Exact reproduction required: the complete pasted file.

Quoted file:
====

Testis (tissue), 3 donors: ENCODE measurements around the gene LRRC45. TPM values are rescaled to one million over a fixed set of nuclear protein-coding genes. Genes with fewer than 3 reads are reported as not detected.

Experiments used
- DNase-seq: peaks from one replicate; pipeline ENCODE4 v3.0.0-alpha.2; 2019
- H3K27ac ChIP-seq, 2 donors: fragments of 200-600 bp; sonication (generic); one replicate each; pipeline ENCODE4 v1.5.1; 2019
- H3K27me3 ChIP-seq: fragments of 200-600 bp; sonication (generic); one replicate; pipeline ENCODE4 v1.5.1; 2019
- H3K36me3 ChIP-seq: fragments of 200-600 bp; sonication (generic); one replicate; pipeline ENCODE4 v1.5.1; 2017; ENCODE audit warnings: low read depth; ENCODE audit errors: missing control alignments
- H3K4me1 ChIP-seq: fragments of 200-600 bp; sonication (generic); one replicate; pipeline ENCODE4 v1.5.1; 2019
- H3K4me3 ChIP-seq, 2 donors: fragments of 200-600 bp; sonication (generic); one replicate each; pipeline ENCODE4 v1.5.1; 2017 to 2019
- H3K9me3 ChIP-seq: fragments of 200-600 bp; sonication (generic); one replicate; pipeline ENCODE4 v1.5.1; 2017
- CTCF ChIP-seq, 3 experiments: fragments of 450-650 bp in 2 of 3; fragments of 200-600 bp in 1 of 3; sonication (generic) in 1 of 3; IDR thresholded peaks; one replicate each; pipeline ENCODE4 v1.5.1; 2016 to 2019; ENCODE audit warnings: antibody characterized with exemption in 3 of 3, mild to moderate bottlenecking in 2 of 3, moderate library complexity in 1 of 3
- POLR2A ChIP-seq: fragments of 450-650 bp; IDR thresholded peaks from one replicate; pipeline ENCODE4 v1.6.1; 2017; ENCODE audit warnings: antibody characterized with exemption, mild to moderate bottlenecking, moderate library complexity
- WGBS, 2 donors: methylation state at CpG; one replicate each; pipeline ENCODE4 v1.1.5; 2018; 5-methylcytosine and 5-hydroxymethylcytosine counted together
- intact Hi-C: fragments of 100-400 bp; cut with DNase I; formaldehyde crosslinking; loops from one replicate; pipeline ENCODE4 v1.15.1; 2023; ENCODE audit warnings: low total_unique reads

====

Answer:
Testis (tissue), 3 donors: ENCODE measurements around the gene LRRC45. TPM values are rescaled to one million over a fixed set of nuclear protein-coding genes. Genes with fewer than 3 reads are reported as not detected.

Experiments used
- DNase-seq: peaks from one replicate; pipeline ENCODE4 v3.0.0-alpha.2; 2019
- H3K27ac ChIP-seq, 2 donors: fragments of 200-600 bp; sonication (generic); one replicate each; pipeline ENCODE4 v1.5.1; 2019
- H3K27me3 ChIP-seq: fragments of 200-600 bp; sonication (generic); one replicate; pipeline ENCODE4 v1.5.1; 2019
- H3K36me3 ChIP-seq: fragments of 200-600 bp; sonication (generic); one replicate; pipeline ENCODE4 v1.5.1; 2017; ENCODE audit warnings: low read depth; ENCODE audit errors: missing control alignments
- H3K4me1 ChIP-seq: fragments of 200-600 bp; sonication (generic); one replicate; pipeline ENCODE4 v1.5.1; 2019
- H3K4me3 ChIP-seq, 2 donors: fragments of 200-600 bp; sonication (generic); one replicate each; pipeline ENCODE4 v1.5.1; 2017 to 2019
- H3K9me3 ChIP-seq: fragments of 200-600 bp; sonication (generic); one replicate; pipeline ENCODE4 v1.5.1; 2017
- CTCF ChIP-seq, 3 experiments: fragments of 450-650 bp in 2 of 3; fragments of 200-600 bp in 1 of 3; sonication (generic) in 1 of 3; IDR thresholded peaks; one replicate each; pipeline ENCODE4 v1.5.1; 2016 to 2019; ENCODE audit warnings: antibody characterized with exemption in 3 of 3, mild to moderate bottlenecking in 2 of 3, moderate library complexity in 1 of 3
- POLR2A ChIP-seq: fragments of 450-650 bp; IDR thresholded peaks from one replicate; pipeline ENCODE4 v1.6.1; 2017; ENCODE audit warnings: antibody characterized with exemption, mild to moderate bottlenecking, moderate library complexity
- WGBS, 2 donors: methylation state at CpG; one replicate each; pipeline ENCODE4 v1.1.5; 2018; 5-methylcytosine and 5-hydroxymethylcytosine counted together
- intact Hi-C: fragments of 100-400 bp; cut with DNase I; formaldehyde crosslinking; loops from one replicate; pipeline ENCODE4 v1.15.1; 2023; ENCODE audit warnings: low total_unique reads